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Diagnostically challenging human papillomavirus-associated primary squamous cell carcinoma of the rectum with metastasis in both ovaries: a case report



Squamous cell carcinomas of the rectum are extremely rare and their pathogenesis is still under debate. Their proper diagnosis and treatment may thus be challenging.

Case presentation

A 52-year-old Caucasian woman was transferred to our department with a history of pelvic pain. Colonoscopy revealed a small tumorous lesion of the upper rectum and an endoscopic biopsy showed infiltration of the rectal mucosa by a squamous cell carcinoma. Afterward, tumorous lesions were found on imaging in both her ovaries. A laparoscopy with adnexectomy and anal mapping was performed and revealed tumor masses of squamous cell carcinoma in both ovaries. Based on the large size of the ovarian tumors and the concurrence of extensive, partly ciliated, macrocystic epithelium in one of the ovaries, a diagnosis of ovarian squamous cell carcinoma arising from a mature teratoma was rendered. However, human papillomavirus genotyping analyses were positive for human papillomavirus-16 in both the rectal tumor and ovarian tumors leading to a final diagnosis of a human papillomavirus-associated rectal squamous cell carcinoma metastatic to both ovaries. Neoadjuvant chemoradiation therapy of her rectum, total mesorectal excision, and hysterectomy were performed followed by adjuvant chemotherapy.


Colorectal squamous cell carcinoma is a rare disease. In cases of colorectal squamous cell carcinoma, metastatic disease at any other location has to be excluded. Human papillomavirus genotyping is essential in this context. Discussion of the treatment strategies should be interdisciplinary and include chemoradiation therapy and radical surgery.

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Colorectal squamous cell carcinoma (SCC) as a primary tumor localization is exceedingly rare and represents only 0.1 to 0.25 per 1000 cases of all colorectal cancers [1,2,3,4]. The majority of the cases are actually anal SCC with proximal extension into the rectum. These cases are largely attributed to human papillomavirus (HPV) infections [5]. In contrast, in the higher rectum there is no clear evidence for an association with HPV infections but an association with human immunodeficiency virus (HIV) [5,6,7]. One possible explanation of HPV infection in the higher rectum is circulating HPV deoxiribonucleic acid (DNA) [8]. Anal SCC affects more women than men and typically appears in the sixth decade of life, mostly with pelvic pain and bleeding [4, 9, 10]. Liver and lung are known to be the first metastasized organs, similar to colorectal adenocarcinoma. The ovaries as first afflicted organ is rare, but well described, and should be considered in the diagnostic pathway. Moreover, approximately 4% of women with intestinal cancers have ovarian metastases at some time in the course of their disease and these are misinterpreted as primary ovarian tumors in 3–20% of cases [11].

In the diagnostic work-up of rectal SCC three possibilities have to be considered: (a) a rectal involvement by an anal SCC, (b) an anal SCC-lined rectum fistula, and (c) a metastasis from another primary tumor location [12, 13]. The diagnosis of SCC should include tissue biopsy, endosonographic ultrasound, magnetic resonance imaging (MRI) of the rectum, and computed tomography (CT) scan.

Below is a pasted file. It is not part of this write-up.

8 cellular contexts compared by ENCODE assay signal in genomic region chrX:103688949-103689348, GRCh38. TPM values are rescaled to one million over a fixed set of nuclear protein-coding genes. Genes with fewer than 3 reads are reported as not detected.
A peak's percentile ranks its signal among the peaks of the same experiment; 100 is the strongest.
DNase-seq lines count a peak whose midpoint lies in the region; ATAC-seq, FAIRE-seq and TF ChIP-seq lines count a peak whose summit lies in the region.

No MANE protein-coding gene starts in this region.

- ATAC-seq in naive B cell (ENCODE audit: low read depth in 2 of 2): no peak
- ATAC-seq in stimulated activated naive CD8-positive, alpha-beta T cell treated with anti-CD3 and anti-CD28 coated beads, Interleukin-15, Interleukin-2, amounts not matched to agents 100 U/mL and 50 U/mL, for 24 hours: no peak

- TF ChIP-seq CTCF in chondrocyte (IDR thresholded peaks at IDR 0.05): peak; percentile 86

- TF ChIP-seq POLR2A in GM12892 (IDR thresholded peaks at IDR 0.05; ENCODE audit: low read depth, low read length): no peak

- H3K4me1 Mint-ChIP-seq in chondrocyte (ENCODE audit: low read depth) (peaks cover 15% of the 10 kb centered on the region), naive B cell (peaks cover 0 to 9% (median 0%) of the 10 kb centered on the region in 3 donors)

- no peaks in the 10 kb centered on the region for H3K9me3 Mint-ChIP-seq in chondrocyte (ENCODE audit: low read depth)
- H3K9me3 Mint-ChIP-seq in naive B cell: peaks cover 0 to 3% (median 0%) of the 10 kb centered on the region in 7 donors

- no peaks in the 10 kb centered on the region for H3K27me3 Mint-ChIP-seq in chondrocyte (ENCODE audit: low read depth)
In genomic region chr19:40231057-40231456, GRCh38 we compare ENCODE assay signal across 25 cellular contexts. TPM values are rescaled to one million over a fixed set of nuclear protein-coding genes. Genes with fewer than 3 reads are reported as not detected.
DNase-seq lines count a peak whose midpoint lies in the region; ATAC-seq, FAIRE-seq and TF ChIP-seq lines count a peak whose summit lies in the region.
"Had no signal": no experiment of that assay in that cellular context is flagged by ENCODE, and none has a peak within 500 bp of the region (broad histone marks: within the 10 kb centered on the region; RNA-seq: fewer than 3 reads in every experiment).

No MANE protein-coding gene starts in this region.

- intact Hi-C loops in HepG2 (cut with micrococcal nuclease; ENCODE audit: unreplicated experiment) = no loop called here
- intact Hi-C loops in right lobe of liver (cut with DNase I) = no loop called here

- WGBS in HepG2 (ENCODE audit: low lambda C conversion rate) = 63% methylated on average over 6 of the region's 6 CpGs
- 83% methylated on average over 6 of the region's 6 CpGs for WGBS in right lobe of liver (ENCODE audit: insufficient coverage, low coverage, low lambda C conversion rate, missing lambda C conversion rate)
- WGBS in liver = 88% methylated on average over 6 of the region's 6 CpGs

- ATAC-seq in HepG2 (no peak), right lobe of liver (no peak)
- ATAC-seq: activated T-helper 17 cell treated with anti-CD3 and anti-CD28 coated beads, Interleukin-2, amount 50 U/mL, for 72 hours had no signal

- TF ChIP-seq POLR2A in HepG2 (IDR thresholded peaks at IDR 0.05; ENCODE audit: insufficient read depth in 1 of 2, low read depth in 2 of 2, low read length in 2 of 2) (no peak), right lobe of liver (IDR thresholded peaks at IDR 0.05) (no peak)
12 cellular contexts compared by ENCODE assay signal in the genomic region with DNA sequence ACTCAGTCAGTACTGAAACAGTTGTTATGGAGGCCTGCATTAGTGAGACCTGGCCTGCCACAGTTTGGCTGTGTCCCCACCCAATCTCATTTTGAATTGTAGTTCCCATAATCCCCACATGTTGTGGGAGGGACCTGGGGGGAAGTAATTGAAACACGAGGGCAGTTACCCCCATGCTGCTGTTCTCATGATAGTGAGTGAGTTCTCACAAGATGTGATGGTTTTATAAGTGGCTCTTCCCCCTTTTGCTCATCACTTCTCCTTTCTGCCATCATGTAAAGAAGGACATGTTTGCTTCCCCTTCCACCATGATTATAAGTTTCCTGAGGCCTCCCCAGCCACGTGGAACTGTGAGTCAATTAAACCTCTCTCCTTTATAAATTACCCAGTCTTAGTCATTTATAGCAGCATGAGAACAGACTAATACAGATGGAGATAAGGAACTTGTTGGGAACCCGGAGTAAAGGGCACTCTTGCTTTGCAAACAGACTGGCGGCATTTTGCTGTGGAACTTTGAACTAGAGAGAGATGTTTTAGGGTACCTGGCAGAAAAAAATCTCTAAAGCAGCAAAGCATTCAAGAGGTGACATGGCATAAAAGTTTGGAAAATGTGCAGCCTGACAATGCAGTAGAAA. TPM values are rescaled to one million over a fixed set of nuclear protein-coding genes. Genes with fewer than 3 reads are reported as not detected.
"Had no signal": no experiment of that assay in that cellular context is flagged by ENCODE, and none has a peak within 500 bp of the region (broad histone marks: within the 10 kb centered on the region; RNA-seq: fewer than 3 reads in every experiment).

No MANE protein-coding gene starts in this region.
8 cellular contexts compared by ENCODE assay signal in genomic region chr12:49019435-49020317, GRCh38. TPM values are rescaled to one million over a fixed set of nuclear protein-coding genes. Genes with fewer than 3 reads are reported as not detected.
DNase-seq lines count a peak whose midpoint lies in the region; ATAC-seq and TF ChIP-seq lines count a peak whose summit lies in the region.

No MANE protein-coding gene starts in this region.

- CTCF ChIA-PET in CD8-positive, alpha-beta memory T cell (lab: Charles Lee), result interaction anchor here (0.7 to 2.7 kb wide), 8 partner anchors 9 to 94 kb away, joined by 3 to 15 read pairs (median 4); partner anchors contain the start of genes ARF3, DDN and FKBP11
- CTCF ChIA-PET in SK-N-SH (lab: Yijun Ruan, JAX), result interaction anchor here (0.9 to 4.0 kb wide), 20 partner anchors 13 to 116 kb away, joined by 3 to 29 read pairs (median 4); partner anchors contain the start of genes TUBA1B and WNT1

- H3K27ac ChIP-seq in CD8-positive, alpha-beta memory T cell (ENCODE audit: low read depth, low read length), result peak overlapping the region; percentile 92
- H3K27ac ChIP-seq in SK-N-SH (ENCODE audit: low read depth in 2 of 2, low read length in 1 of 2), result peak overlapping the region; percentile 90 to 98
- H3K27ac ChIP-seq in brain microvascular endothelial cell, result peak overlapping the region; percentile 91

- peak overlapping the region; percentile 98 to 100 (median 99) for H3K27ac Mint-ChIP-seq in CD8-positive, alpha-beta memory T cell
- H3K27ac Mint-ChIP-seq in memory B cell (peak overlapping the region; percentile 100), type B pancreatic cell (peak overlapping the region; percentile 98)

This case shows a rare constellation of a primary SCC in the rectum with metastasis in both ovaries and an association with HPV infection in a HIV-negative patient. Chemoradiation with or without surgery are the main treatment options, depending on tumor localization, patient’s condition, and functional aspects.

Case presentation

A 52-year-old Caucasian woman was referred to our department in November 2016 with a history of pelvic pain for more than 3 months. Previous to our consultation she had consulted with an orthopedic physician and received physical therapy. Her family, social, and environmental histories showed no abnormalities. She did not smoke tobacco and was not addicted to alcohol or any drugs. No prior medication was reported. Weight loss or B symptoms were not recorded (her history is shown as a timeline in Fig. 1). At the first clinical presentation, a blood pressure of 140/90 mmHg and a pulse of 100 beats per minute (bpm) were observed. Her physical and neurological examinations were uneventful. Results of laboratory findings are listed in Table 1.

Fig. 1

Timeline of patient’s history. MRI magnetic resonance imaging, RCTX radiochemotherapy, TME total mesorectal excision

Table 1 Laboratory results at first clinical visit

After unsuccessful physical therapy and persistent pelvic discomfort, she was sent for an MRI, where a 30 mm tumorous lesion was found in her middle rectum. A proctoscopy showed a tumorous lesion 7–10 cm from the anal verge (Fig. 2a–d, preoperative staging).

Fig. 2

Preoperative imaging. a Computed tomography scan. b Magnetic resonance imaging axial. c Endoscopy. d Positron emission tomography scan. In computed tomography scan and magnetic resonance imaging only, primary tumor was clearly detected (red arrow). A cystic ovary was described. To exclude foreign metastasis a positron emission tomography scan was performed with an enhancement in both ovaries (yellow arrows)